In 2012, Edina runner Ellen Hunter-Gans had finally achieved one of her major life ambitions: She had qualified for the Boston Marathon. But just weeks before the race, she slipped on some ice and broke her leg.
Not one to let a Minnesota winter get in her way, Hunter-Gans made it back to Boston last year. She was 12 weeks pregnant and, with her doctor's permission, following through with her dream race.
The Boston Marathon bombings killed three people and injured hundreds. Now a year after the attacks, she's going back to Boston to run — and finish — the race, and be part of the "Boston Strong" experience that has been building over the past year.
Tom Weber interviewed Hunter-Gans for Friday's Daily Circuit. Highlights of that conversation:
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The first sign of trouble
The first indication that anything was really wrong was I crested a hill at around 25 and a half miles, and saw a mass of people standing in the road. My first thought was, 'Well, I've got to get through these people.' It quickly became evident that it was actually a blockade from security. We knew we were stopping; nobody really understood why, at that point. Rumors were swirling that there had been a bomb threat. No one seemed to understand that bombs had actually gone off.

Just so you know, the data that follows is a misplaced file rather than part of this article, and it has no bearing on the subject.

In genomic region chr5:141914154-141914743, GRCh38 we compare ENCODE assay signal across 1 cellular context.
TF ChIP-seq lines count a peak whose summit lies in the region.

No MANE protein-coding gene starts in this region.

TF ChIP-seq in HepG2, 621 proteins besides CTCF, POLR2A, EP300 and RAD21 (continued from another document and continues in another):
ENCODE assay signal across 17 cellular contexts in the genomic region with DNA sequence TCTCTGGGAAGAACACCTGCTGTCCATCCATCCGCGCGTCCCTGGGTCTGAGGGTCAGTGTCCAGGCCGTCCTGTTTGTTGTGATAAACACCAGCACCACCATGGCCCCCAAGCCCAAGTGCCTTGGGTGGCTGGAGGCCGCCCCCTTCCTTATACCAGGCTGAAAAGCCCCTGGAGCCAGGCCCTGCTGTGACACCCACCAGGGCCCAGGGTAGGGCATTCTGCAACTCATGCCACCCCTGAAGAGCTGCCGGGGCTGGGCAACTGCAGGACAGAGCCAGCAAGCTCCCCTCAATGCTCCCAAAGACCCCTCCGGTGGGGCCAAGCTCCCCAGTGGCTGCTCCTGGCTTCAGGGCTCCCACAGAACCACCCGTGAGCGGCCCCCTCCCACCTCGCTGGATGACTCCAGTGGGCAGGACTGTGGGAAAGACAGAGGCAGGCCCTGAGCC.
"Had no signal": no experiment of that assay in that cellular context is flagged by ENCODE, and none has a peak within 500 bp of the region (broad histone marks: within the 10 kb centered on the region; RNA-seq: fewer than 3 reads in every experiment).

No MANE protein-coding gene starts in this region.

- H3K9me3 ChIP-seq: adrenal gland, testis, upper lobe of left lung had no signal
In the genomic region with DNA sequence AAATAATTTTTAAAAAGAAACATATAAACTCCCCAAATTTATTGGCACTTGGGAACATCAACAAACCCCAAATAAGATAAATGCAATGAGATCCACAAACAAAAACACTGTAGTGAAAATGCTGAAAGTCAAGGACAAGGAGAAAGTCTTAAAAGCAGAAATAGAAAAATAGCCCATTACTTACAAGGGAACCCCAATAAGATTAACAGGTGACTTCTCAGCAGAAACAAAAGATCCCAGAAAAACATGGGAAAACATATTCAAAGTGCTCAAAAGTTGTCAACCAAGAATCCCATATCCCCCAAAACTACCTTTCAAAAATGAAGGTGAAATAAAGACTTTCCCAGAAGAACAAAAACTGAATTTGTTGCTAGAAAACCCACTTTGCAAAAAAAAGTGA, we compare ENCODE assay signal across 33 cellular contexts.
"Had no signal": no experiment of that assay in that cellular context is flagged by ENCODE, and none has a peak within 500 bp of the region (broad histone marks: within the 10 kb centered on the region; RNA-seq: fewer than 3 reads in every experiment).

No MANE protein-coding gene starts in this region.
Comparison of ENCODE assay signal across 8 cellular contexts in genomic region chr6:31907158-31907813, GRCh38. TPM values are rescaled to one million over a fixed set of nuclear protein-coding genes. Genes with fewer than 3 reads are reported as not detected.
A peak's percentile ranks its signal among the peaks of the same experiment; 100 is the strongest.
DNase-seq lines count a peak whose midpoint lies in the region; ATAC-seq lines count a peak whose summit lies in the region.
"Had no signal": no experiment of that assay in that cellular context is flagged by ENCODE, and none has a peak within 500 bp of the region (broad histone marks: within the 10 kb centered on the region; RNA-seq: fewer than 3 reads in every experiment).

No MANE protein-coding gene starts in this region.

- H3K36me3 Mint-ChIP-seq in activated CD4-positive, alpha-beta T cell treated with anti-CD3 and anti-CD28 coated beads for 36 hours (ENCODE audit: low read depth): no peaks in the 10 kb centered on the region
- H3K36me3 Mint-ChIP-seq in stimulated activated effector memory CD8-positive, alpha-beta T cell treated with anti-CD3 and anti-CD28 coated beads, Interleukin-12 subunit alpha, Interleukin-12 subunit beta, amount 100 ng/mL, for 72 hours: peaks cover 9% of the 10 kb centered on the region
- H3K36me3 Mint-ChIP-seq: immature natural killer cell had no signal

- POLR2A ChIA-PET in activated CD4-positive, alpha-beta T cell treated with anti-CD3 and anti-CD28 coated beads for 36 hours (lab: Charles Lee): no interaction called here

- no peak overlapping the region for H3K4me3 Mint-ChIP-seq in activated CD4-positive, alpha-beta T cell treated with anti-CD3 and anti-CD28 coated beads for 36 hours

We all stood there for about 45 minutes, which after having run more than 25 miles, was pretty jarring to people. Although us being tired and standing out there was certainly an experience that was dwarfed, and something nobody wanted to complain about as we slowly began to learn what had happened. ...
Finishing race was 'last thing on my mind'
I actually heard a few people complaining about being so close to the finish — you know, 'Can't you just let us finish?' — but that was when nobody understood what had actually happened. We didn't even know that there were any casualties. And I think that was the last thing on anyone's mind, finishing certainly was the last thing on my mind as we began to understand the enormity of what had happened.
Thousands who 'won't be intimidated'
The moment I heard that I was going to be allowed to do it, I booked a hotel room. ... I think a lot of it has to do with seeking a little bit of closure. And that sounds very self-important, because again, that day and what happened is so much bigger than me and my race. But I like the idea of being part of what will inevitably be tens of thousands of people sending the message that they won't be intimidated. And also the opportunity to honor those who were affected that day. That's very compelling for me.